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A Question of Upbringing: Book 1 of A Dance to the Music of Time (A Dance to the Music of Time #1)

3.7 of 5 stars 3.70  ·  rating details  ·  1,527 ratings  ·  117 reviews
Anthony Powell's universally acclaimed epic A Dance to the Music of Time offers a matchless panorama of twentieth-century London. Now, for the first time in decades, readers in the United States can read the books of Dance as they were originally published--as twelve individual novels--but with a twenty-first-century twist: they're available only as e-books.

A Question of U
ebook, 172 pages
Published December 1st 2010 by University of Chicago Press (first published 1951)
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Edward Waverley
The first sentence of your Goodreads review must not ever pretend to be a newsflash. The book that you pretend to be illuminating will usually be either 1) too old to require your late-blooming insights or else 2) too new to be obscure, because the atmosphere of publicity which surrounds all new books these days will have beaten you to the punch by a mile or more. When we click on a book link on this website, or when we look up a title in a search, our main purpose is never to find out the plot ...more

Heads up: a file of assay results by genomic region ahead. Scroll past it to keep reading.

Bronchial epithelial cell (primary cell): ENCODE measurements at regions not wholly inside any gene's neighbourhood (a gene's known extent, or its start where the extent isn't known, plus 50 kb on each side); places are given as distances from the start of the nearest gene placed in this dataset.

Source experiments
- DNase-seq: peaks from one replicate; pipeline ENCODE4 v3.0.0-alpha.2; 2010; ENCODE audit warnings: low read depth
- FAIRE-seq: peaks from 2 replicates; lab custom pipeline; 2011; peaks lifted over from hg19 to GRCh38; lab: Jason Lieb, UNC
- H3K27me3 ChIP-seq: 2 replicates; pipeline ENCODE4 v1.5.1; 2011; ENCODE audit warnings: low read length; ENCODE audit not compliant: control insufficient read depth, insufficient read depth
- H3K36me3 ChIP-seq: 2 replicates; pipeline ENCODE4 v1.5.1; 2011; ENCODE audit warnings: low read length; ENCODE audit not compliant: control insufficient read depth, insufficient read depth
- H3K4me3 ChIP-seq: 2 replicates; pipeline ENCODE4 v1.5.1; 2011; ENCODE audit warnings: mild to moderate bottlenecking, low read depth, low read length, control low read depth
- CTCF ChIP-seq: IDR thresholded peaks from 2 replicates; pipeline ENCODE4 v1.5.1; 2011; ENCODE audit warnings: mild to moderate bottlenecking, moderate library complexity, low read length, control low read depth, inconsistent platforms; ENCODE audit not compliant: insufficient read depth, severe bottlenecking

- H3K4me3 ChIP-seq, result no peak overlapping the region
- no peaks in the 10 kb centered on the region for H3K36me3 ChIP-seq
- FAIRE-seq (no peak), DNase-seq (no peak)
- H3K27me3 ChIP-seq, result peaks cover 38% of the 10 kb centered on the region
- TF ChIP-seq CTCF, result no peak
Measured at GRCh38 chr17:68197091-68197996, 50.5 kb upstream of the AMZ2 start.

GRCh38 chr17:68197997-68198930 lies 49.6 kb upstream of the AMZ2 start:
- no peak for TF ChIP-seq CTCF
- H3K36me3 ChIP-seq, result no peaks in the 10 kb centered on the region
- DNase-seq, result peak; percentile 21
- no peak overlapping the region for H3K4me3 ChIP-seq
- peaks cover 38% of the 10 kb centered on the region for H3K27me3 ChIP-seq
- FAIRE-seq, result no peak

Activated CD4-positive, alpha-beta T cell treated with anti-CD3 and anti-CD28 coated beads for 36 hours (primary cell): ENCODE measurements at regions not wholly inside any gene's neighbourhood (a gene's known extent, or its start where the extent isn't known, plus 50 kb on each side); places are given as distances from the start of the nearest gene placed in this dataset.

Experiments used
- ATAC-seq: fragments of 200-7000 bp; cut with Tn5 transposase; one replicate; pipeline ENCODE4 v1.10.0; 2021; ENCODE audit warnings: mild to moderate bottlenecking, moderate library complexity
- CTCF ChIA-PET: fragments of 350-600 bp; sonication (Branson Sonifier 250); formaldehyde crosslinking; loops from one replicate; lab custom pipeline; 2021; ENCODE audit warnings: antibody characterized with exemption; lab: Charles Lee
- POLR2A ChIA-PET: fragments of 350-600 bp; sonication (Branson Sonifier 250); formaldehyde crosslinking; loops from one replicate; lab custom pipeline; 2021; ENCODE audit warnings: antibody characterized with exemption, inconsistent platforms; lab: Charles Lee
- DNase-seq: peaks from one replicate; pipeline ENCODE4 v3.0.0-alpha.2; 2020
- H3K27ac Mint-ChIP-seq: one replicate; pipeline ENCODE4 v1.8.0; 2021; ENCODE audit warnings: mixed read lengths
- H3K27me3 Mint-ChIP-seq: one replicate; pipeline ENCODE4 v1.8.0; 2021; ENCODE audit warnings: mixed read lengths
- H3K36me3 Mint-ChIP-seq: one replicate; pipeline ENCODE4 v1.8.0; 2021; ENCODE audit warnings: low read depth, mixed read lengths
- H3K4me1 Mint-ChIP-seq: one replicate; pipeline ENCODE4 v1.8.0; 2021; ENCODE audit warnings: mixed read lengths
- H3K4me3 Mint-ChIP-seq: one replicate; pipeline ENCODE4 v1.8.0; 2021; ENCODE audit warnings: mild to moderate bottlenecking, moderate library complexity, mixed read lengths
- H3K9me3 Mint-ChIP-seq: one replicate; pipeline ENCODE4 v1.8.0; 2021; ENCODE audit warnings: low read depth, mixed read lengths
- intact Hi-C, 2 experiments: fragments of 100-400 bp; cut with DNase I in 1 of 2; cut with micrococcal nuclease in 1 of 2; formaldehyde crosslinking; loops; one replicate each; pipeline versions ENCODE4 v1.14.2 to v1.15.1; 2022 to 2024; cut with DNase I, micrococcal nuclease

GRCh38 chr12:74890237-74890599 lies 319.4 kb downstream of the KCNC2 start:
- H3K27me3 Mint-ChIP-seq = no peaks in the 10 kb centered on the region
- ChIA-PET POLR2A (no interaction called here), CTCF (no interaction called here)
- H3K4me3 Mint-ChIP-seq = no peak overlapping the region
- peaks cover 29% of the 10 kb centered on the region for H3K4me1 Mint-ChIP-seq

A Question of Upbringing is the first volume in the twelve novel, “A Dance to the Music of Time.” In order, the books are:

1. A Question of Upbringing – (1951)
2. A Buyer's Market – (1952)
3. The Acceptance World – (1955)
4. At Lady Molly's – (1957)
5. Casanova's Chinese Restaurant – (1960)
6. The Kindly Ones – (1962)
7. The Valley of Bones – (1964)
8. The Soldier's Art – (1966)
9. The Military Philosophers – (1968)
10. Books Do Furnish a Room – (1971)
11. Temporary Kings – (1973)
12. Hearing Secret Harmoni
K.D. Absolutely
Mar 27, 2011 K.D. Absolutely rated it 3 of 5 stars  ·  review of another edition
Recommended to K.D. by: TIME 100, 1001 Books You Must Read Before You Die (2006-2010), Guardian 48th
Imagine yourself in an art shop. You see a nice painting or a sculpture or a photograph. You like it so much that you can’t help describing it to your spouse when you come home. Or maybe, you like it so much that it reminds you of a song and you keep on humming or singing lines from that song. Or maybe, you like it so much that you are inspired to write poems or stories that the painting, sculpture or photograph reminded you of.

Nicholas Poussin (1594-1665), a French painter in a classical style
The pages just kept turning. The establishing of characters and some brilliant lines and passages throughout. And some very funny incidents made me burst out laughing. This is the first book of twelve. Eleven more of this, almost too good to be true. I know they will all be brilliant, as I've already read A Buyer's Market before I read 'A Question of Upbringing'.